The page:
Eighth Grade Science Labs Go Virtual

Eighth grade science isn’t missing a beat in the distance learning environment. They’ve already completed their first virtual lab and it was a wonderful experience for all! Remote learning tools such as PhET interactive Simulations and Zoom breakout rooms enabled students to collaborate virtually and discover series circuits, Ohm’s Law and Kirchoff’s Voltage Law. 

This lab was part of the physics electricity unit in 8th grade science. Normally, students work in groups of three or four and use circuit boards to build circuits and demonstrate the laws. Middle School Science Teachers Callie Bambenek and Michelle Hrastich collaborated to adapt the lab to the virtual setting. Hrastich shared, “PhET is an amazing program that is free to use; it stems from the University of Colorado. Students already used this program at the beginning of the unit as an exploratory activity before using the actual circuit boards, so they were already comfortable with it. We didn’t have to change much with the lab, as the Phet program includes everything that we would have had in the classroom: a source of energy, wires, resistors, voltmeters and ammeters. The Phet program does allow us more flexibility with our circuits since we can manipulate the resistance of the light bulbs and the voltage of the batteries in the virtual program. In the classroom, the circuit boards are pre-made, we aren’t able to adjust them. We are excited about having this ability and plan on adjusting future labs to capitalize on this feature.”

Bambenek shared, “With the online collaboration tools employed – mainly Zoom breakout rooms and Microsoft OneNote – students were able to share their screens with each other, so if someone had trouble building a circuit, the others could help them brainstorm ways to fix it. With OneNote, students were able to access scanned book pages as an extra resource and pictures provided by teachers to supplement the lab if needed.”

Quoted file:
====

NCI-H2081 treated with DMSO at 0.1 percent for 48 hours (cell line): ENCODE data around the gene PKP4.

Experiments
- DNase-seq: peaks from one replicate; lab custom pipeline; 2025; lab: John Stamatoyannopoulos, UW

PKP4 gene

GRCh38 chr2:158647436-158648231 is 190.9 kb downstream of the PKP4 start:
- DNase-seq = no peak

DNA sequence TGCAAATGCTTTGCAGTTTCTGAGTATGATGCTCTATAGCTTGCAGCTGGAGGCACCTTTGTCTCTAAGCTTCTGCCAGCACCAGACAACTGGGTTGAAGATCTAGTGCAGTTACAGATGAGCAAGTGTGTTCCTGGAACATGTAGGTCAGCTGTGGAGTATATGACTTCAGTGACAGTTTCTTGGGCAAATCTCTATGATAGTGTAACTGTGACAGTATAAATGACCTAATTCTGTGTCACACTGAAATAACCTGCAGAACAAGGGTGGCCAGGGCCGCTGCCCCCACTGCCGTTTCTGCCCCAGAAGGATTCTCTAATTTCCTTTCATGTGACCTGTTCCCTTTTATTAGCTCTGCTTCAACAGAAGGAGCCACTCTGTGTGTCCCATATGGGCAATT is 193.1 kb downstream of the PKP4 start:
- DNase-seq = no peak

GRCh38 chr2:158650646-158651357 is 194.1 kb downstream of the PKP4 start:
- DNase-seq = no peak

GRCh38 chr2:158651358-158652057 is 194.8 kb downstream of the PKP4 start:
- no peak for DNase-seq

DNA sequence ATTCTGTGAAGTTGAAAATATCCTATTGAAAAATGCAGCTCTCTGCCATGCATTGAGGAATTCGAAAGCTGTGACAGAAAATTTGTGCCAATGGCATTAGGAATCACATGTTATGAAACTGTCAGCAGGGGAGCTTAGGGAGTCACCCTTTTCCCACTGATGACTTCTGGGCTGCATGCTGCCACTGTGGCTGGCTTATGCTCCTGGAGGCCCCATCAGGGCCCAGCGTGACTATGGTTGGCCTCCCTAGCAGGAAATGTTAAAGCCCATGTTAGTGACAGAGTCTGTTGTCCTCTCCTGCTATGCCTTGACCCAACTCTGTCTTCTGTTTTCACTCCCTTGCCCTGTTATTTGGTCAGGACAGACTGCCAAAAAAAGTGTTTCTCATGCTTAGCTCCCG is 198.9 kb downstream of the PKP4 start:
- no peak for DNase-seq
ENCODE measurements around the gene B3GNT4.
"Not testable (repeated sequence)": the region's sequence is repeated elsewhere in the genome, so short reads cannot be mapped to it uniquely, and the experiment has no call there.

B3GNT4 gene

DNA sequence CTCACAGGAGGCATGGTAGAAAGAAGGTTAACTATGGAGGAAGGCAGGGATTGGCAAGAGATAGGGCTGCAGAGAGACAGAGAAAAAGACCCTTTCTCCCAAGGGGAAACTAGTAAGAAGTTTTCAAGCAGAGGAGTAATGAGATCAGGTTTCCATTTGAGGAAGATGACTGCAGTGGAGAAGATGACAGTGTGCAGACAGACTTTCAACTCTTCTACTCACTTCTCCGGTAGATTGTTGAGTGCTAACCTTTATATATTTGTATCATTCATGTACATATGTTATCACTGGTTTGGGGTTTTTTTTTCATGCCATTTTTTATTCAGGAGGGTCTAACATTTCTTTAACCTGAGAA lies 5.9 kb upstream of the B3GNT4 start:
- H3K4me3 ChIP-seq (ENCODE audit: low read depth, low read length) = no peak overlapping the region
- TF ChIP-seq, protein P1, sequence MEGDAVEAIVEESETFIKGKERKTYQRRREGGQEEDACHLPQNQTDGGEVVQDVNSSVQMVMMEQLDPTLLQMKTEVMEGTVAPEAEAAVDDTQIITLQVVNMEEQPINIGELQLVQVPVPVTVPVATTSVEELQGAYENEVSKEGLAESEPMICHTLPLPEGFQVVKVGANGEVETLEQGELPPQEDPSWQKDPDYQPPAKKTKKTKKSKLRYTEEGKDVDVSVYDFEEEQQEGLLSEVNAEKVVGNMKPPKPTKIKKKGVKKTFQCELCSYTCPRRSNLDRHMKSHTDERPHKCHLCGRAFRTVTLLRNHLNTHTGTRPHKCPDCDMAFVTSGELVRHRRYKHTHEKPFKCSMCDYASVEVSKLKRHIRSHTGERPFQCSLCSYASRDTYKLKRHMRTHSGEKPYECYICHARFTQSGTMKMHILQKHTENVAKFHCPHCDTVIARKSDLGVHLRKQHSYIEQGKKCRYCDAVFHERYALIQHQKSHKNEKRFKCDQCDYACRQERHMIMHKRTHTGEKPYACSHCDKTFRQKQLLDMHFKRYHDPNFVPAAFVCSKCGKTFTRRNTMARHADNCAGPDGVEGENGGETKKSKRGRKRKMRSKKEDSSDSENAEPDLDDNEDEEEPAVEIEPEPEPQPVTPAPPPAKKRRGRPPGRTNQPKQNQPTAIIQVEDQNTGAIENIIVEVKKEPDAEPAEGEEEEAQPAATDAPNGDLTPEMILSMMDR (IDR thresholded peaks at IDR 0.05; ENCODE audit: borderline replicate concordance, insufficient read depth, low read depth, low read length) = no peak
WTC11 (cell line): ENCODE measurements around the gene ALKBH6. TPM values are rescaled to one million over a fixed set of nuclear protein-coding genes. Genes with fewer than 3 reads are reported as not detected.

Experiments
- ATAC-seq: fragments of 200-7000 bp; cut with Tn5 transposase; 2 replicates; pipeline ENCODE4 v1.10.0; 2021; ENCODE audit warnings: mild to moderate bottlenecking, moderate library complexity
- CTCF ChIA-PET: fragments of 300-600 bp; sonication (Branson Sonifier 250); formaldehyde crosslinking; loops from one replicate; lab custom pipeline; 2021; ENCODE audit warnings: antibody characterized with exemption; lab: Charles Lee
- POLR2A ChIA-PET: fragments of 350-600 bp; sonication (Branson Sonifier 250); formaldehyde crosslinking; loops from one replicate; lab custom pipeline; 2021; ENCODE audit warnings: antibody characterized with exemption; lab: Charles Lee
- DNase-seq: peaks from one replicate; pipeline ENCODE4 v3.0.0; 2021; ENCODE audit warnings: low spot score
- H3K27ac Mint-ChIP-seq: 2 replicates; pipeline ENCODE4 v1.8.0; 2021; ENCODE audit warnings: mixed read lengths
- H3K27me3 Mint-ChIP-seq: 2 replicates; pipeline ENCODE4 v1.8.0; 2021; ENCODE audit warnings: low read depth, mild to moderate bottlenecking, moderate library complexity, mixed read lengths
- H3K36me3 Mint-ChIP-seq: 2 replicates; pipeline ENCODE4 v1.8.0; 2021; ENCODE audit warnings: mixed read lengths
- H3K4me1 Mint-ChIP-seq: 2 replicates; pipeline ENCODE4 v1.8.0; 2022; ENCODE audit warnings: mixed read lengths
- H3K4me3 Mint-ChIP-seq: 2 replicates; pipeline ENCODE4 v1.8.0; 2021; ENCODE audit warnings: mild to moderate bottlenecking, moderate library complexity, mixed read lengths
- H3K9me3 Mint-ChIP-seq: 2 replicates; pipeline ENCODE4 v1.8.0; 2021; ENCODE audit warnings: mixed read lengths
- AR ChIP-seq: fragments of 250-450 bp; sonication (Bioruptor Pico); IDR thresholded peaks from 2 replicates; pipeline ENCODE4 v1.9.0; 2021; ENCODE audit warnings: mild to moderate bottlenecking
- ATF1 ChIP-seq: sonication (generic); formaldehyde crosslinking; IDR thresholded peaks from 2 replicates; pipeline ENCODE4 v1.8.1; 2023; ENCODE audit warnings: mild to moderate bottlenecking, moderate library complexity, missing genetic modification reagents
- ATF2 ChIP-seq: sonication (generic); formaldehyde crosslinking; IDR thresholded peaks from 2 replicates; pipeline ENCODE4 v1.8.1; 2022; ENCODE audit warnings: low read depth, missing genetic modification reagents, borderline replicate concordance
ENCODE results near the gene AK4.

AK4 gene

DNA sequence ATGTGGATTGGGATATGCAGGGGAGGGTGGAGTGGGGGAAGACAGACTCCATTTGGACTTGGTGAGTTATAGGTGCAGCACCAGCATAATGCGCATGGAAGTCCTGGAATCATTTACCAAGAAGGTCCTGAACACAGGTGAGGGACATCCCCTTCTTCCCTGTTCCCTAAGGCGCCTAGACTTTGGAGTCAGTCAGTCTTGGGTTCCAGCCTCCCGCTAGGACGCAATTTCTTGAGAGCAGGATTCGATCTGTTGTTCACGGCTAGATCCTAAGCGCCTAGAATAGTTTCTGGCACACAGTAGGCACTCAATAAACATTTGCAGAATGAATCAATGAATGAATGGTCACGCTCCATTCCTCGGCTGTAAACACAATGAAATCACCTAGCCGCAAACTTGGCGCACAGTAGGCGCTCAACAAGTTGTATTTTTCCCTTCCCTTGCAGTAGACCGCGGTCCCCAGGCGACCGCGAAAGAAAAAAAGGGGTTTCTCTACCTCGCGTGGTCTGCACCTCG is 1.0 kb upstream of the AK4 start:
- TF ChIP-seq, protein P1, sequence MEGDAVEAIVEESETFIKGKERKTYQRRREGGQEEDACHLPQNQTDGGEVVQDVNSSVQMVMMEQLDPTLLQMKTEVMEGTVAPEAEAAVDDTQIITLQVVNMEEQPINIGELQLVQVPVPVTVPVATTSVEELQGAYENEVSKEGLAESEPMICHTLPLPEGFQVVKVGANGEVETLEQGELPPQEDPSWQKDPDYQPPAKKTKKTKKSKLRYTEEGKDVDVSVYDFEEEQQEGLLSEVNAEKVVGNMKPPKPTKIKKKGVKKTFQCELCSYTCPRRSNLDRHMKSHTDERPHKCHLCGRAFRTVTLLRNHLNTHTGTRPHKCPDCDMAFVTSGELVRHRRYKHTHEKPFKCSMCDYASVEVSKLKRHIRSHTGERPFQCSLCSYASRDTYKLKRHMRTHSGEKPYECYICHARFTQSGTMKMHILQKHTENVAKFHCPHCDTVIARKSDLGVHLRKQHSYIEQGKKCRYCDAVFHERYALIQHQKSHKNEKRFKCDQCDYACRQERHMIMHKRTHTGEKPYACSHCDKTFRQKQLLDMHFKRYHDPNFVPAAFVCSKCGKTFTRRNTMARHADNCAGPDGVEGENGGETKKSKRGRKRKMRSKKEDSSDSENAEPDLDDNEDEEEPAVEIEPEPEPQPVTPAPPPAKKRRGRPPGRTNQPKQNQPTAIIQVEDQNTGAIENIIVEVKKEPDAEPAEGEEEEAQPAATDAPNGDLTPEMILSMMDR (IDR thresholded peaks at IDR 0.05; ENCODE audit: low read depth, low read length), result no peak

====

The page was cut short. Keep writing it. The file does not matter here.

Bambenek and Hrastich have received positive feedback on the use of virtual labs and breakout rooms, and they plan to continue including these learning opportunities in the distance learning environment. Bambenek said, “Being in the lab setting (even virtually) gives students a strong tie to the classroom and curriculum content. Working with classmates in breakout rooms not only gives students a sense of predictability because they are used to this type of collaboration in exploring content and skills, but also provides peer-to-peer support when discussing analysis questions.” 

Virginia Portell ’24 learned a lot during her first virtual lab experience. She said, “I learned that communication is super important, because you can’t show people. You have to explain clearly and concisely. The experience was similar to one in a traditional classroom because we worked in small groups and Ms. Hrastich came to help us when we needed it. It was different because each of our experiments came out a little bit differently, which made the experiment as a whole more complicated. We collaborated well by talking, and we problem solved to fix the problems that arose. Overall, it was a learning experience. I prefer the traditional classroom, but this is still better than nothing!”

Davis Schukar ’24 reflected, “I learned about voltage drops and why they happen. This lab had a similar format to what we would normally have in class, but it was different because we used the PhET simulation instead of an actual circuit kit. We had one person in our group share his screen and start making the circuit in the simulation while the others helped with answering the questions.”

If this has piqued your curiosity, take a peek into one of the virtual lab breakout rooms with the short clip below.